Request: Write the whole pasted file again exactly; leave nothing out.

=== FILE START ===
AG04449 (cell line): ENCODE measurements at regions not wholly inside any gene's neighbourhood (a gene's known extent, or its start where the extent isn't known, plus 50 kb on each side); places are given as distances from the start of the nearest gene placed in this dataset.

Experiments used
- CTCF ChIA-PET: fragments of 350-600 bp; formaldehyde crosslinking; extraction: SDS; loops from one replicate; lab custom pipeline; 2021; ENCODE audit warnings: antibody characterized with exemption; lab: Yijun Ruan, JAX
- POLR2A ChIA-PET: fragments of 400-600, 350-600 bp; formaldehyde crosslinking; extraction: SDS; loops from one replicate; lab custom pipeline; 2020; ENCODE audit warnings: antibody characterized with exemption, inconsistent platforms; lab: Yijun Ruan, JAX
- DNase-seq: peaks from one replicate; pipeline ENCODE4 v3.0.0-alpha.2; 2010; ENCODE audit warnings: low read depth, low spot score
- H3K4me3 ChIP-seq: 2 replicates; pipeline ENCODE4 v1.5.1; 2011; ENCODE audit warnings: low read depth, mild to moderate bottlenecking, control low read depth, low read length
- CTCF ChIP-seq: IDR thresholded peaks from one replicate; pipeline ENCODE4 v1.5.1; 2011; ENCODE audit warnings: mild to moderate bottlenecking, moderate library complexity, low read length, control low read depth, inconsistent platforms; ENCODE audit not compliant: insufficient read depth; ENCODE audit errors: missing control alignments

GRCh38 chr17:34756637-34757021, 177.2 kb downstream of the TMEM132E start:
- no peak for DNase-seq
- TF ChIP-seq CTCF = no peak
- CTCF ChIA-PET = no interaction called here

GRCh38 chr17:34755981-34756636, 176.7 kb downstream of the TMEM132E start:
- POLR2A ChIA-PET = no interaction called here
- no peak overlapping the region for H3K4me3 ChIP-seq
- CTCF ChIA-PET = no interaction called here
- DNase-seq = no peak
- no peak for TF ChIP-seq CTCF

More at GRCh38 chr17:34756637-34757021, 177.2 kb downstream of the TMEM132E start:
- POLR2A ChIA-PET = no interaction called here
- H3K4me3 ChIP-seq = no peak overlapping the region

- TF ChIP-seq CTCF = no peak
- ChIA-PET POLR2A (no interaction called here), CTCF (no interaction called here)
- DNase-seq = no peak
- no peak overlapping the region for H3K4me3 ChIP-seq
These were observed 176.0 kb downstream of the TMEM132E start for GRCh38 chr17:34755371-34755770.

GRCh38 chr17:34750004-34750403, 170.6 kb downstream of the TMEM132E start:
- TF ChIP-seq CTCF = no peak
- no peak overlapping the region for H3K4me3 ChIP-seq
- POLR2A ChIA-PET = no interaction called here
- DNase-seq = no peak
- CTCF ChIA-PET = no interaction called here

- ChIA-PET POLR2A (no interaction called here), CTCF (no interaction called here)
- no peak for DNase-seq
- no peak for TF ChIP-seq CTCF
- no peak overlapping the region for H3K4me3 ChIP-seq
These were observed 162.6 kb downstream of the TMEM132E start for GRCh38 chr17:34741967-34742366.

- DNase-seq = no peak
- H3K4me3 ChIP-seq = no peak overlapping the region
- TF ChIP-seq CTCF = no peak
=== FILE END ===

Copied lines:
AG04449 (cell line): ENCODE measurements at regions not wholly inside any gene's neighbourhood (a gene's known extent, or its start where the extent isn't known, plus 50 kb on each side); places are given as distances from the start of the nearest gene placed in this dataset.

Experiments used
- CTCF ChIA-PET: fragments of 350-600 bp; formaldehyde crosslinking; extraction: SDS; loops from one replicate; lab custom pipeline; 2021; ENCODE audit warnings: antibody characterized with exemption; lab: Yijun Ruan, JAX
- POLR2A ChIA-PET: fragments of 400-600, 350-600 bp; formaldehyde crosslinking; extraction: SDS; loops from one replicate; lab custom pipeline; 2020; ENCODE audit warnings: antibody characterized with exemption, inconsistent platforms; lab: Yijun Ruan, JAX
- DNase-seq: peaks from one replicate; pipeline ENCODE4 v3.0.0-alpha.2; 2010; ENCODE audit warnings: low read depth, low spot score
- H3K4me3 ChIP-seq: 2 replicates; pipeline ENCODE4 v1.5.1; 2011; ENCODE audit warnings: low read depth, mild to moderate bottlenecking, control low read depth, low read length
- CTCF ChIP-seq: IDR thresholded peaks from one replicate; pipeline ENCODE4 v1.5.1; 2011; ENCODE audit warnings: mild to moderate bottlenecking, moderate library complexity, low read length, control low read depth, inconsistent platforms; ENCODE audit not compliant: insufficient read depth; ENCODE audit errors: missing control alignments

GRCh38 chr17:34756637-34757021, 177.2 kb downstream of the TMEM132E start:
- no peak for DNase-seq
- TF ChIP-seq CTCF = no peak
- CTCF ChIA-PET = no interaction called here

GRCh38 chr17:34755981-34756636, 176.7 kb downstream of the TMEM132E start:
- POLR2A ChIA-PET = no interaction called here
- no peak overlapping the region for H3K4me3 ChIP-seq
- CTCF ChIA-PET = no interaction called here
- DNase-seq = no peak
- no peak for TF ChIP-seq CTCF

More at GRCh38 chr17:34756637-34757021, 177.2 kb downstream of the TMEM132E start:
- POLR2A ChIA-PET = no interaction called here
- H3K4me3 ChIP-seq = no peak overlapping the region

- TF ChIP-seq CTCF = no peak
- ChIA-PET POLR2A (no interaction called here), CTCF (no interaction called here)
- DNase-seq = no peak
- no peak overlapping the region for H3K4me3 ChIP-seq
These were observed 176.0 kb downstream of the TMEM132E start for GRCh38 chr17:34755371-34755770.

GRCh38 chr17:34750004-34750403, 170.6 kb downstream of the TMEM132E start:
- TF ChIP-seq CTCF = no peak
- no peak overlapping the region for H3K4me3 ChIP-seq
- POLR2A ChIA-PET = no interaction called here
- DNase-seq = no peak
- CTCF ChIA-PET = no interaction called here

- ChIA-PET POLR2A (no interaction called here), CTCF (no interaction called here)
- no peak for DNase-seq
- no peak for TF ChIP-seq CTCF
- no peak overlapping the region for H3K4me3 ChIP-seq
These were observed 162.6 kb downstream of the TMEM132E start for GRCh38 chr17:34741967-34742366.

- DNase-seq = no peak
- H3K4me3 ChIP-seq = no peak overlapping the region
- TF ChIP-seq CTCF = no peak